Nov 05

What is fraud?

Fraud encompasses a very broad spectrum of criminal activity under Canadian criminal law and can carry severe penalties, depending on the type of fraud and level of sophistication alleged. Findings of guilt for these types of offences also have serious implications on a person’s future including employment.

Section 380(1) of the Criminal Code has two parts: 1) a prohibited act of “deceit, falsehood or other fraudulent means”; and 2) that this act deprives the public or specific person of “any property, money or valuable security, or any service.”

Most cases of criminal fraud are addressed by section 380(1) of the Criminal Code. Other forms of fraud are addressed by other sections of the Criminal Code or by other Acts. For example, credit card fraud charges are often brought under section 342, while tax fraud charges can be laid under Section 239 of the Income Tax Act.

What types of fraud are there?

Common forms of fraud include:
• Embezzlement;
• Tax fraud;
• Bank fraud;
• Internet fraud;
• Medical fraud;
• Insurance fraud;
• Credit card fraud; and
• Identity theft fraud.

What are the penalties for fraud?

There are two different offences for fraud – Fraud over $5,000.00 and Fraud under $5,000.00. The penalties for each offence vary greatly. Property values greater than $5,000.00 can result in a maximum prison sentence of up to 14 years. If the property value exceeds $1 million, the minimum sentence is two years imprisonment. Fraud involving property valued at less than $5,000.00 can result in a maximum prison sentence of two years.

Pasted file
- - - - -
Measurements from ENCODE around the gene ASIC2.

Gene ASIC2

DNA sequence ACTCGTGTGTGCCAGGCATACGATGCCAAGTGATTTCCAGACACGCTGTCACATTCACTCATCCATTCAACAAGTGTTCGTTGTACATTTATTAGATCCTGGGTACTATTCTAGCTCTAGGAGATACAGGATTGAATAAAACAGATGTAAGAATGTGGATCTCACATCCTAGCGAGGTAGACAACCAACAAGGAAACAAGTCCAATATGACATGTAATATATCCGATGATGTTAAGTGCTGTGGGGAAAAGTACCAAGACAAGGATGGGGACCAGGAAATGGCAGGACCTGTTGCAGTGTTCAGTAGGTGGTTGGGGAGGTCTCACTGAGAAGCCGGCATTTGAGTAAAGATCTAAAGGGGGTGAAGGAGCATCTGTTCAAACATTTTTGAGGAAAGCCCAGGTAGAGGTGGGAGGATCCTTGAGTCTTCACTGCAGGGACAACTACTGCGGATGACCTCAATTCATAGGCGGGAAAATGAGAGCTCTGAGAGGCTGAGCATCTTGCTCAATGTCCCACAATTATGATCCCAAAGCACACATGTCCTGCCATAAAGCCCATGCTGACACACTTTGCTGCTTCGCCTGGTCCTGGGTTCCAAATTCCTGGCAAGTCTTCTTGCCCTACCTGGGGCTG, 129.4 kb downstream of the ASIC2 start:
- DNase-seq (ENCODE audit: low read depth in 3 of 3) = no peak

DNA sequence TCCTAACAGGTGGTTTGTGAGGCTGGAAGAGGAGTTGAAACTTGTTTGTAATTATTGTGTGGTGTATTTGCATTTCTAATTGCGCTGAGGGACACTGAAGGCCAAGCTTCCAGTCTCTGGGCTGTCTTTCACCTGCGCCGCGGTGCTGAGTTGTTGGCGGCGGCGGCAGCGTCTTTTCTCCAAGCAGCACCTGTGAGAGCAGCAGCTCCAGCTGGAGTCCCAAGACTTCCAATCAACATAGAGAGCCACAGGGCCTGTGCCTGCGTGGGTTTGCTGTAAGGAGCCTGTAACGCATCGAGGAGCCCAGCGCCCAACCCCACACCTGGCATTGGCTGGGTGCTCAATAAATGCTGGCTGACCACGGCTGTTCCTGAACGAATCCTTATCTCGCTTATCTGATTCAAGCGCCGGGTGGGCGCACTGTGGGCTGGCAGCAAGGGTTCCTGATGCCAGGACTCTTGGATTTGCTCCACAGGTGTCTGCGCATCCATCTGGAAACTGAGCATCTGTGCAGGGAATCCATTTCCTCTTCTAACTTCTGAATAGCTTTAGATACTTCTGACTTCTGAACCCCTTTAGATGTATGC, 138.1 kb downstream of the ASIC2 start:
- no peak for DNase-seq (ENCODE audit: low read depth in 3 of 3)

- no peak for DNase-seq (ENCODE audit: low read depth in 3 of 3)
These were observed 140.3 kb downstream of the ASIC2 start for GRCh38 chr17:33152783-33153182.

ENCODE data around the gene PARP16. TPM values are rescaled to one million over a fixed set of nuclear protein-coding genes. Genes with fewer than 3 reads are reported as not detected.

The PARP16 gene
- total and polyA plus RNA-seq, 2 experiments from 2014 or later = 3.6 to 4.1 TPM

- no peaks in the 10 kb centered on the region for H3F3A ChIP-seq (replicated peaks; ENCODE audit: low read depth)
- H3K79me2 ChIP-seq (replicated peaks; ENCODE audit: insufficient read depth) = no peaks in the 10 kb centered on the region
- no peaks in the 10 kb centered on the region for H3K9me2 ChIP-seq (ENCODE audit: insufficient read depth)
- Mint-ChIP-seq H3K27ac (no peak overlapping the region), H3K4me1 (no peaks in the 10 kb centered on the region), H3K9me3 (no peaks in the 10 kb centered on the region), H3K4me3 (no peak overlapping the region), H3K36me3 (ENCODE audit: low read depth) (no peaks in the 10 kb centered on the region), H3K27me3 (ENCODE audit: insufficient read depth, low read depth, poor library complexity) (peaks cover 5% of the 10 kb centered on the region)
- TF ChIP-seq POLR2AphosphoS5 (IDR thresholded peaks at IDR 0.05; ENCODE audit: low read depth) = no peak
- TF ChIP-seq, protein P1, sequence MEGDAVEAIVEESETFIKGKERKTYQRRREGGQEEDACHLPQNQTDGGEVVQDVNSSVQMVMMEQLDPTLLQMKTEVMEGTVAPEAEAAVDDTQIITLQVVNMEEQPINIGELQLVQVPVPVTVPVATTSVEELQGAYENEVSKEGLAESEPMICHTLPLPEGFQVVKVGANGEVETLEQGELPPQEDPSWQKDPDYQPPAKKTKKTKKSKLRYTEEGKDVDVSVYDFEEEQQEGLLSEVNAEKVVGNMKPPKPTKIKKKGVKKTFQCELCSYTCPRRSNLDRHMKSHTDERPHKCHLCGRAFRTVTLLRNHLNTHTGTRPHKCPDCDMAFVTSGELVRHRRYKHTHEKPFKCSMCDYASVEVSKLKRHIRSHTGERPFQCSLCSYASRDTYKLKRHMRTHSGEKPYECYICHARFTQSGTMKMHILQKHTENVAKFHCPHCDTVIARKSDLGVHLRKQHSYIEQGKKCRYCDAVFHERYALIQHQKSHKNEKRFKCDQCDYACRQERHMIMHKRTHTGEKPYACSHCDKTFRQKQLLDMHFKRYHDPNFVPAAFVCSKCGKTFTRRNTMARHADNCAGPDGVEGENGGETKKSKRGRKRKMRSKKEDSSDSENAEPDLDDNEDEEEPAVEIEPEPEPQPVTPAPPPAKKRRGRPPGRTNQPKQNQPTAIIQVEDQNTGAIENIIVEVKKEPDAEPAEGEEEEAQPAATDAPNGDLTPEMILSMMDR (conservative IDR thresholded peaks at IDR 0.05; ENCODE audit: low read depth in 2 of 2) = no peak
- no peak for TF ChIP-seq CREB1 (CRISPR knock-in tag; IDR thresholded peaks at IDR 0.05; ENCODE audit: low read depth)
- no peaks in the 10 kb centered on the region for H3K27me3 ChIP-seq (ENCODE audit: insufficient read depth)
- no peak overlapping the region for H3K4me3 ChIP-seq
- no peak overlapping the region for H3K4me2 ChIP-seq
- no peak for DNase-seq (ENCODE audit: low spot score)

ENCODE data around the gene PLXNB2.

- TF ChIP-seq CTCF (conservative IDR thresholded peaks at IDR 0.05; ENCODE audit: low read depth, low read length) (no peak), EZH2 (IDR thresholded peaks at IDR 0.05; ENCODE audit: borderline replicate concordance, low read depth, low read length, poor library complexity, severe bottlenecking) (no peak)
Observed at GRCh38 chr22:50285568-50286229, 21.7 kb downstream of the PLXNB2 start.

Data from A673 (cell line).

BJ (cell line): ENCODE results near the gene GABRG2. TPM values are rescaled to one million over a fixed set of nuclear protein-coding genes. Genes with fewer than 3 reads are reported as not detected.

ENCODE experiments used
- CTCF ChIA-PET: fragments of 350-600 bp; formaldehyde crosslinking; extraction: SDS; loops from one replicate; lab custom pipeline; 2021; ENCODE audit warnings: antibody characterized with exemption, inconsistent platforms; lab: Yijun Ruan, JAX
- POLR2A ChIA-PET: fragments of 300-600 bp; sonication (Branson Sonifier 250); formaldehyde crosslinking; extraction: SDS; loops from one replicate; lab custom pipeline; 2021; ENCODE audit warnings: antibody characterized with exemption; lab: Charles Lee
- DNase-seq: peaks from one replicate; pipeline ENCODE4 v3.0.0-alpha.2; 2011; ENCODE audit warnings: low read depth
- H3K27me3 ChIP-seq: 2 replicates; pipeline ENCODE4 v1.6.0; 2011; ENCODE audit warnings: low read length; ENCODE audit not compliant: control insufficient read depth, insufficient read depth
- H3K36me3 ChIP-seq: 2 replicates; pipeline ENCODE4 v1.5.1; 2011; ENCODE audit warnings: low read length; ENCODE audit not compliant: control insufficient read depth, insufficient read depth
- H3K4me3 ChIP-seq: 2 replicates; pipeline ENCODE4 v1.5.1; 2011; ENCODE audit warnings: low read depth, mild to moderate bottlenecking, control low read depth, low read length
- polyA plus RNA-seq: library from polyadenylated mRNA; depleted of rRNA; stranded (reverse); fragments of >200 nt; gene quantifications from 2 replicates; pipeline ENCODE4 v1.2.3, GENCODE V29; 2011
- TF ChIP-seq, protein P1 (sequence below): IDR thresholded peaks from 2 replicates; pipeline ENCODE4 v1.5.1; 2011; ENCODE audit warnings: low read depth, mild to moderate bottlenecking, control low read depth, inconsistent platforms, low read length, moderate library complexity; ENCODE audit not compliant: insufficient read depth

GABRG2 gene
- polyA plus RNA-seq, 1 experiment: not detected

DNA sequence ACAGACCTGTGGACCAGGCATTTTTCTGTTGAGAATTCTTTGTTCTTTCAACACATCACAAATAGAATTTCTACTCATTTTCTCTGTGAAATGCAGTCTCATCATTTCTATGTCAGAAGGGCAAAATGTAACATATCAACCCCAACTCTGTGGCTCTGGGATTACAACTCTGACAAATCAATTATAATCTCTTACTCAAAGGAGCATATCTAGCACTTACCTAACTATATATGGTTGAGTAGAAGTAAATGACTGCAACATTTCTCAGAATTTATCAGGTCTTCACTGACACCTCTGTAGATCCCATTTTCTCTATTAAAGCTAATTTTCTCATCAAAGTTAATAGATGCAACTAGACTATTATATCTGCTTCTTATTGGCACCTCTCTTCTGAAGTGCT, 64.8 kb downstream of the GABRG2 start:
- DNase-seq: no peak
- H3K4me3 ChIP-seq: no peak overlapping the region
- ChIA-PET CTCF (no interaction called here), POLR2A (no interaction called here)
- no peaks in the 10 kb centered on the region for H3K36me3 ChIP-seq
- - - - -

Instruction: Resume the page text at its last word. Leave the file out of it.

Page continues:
During a sentencing hearing, the judge would look at a number of factors (mitigating and aggravating) in determining a fit sentence. These factors include:
• Number of victims;
• Impact to the victim(s);
• The complexity and degree of planning the offender took to perpetuate the fraud;
• Degree to which the offender took advantage of their position within the community;
• Remorse;
• Criminal record, including any related offences; and
• Whether restitution has been made or attempts of restitution have been made.

I have been charged with fraud. What should I do?

Fraud offences are complex since they vary in sophistication and different types of fraud. If you have been charged with a fraud offence, call the experienced lawyers of Lockyer Zaduk Zeeh. Our lawyers have represented people charged with fraud offences in all courthouses across Ontario, such as Newmarket, Bradford, Barrie, Collingwood, Midland, Bracebridge, and Parry Sound. If you or someone you know needs representation for fraud charges, please give us a call at 416-613-0416 to set up a consultation with one of our criminal lawyers.